The theme of transformation is affected by Forster’s “light” and “darkness” in the novel because they both emphasize how Lucy’s path in life is more favorable. At the beginning of the story, Forster reveals Lucy’s character when she enters her room with a view: “she opened the window and breathed clean night air, thinking of the kind old man who had enabled her to see the lights dancing in the Arno.” (Forster, pg. 11). This sentence shows that Lucy is excited and open on her trip ...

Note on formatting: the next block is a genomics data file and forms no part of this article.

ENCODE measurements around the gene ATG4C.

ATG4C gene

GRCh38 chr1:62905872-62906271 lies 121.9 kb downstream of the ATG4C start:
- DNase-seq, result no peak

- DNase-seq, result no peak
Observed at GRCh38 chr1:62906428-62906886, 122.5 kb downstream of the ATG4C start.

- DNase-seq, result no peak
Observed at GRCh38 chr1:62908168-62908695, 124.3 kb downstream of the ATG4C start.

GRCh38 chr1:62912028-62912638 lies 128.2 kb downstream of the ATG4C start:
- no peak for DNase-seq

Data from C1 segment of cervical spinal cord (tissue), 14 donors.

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...because both highlight how Lucy’s modern attitude of life is desirable over Charlotte’s traditional thinking. Throughout the novel, Forster describes Lucy and George with “light”; this helps to show how falling in love with George is the best decision for her. While Forster uses “light” to describe Lucy’s way of thinking, he uses “darkness” to describe Charlotte’s character. This helps to show that Charlotte will not go against the way of society; however, Charlotte has been hinted in helping George and Lucy get together by arranging Lucy and Mr. Emerson to speak with one another; this would mean that Charlotte could have been able to escape the “darkness” of society and enter the “light”. Because of Forster’s use of “light” and “darkness” in A Room with a View, these transformations that Lucy and Charlotte experience have a much larger impact for readers to enjoy.
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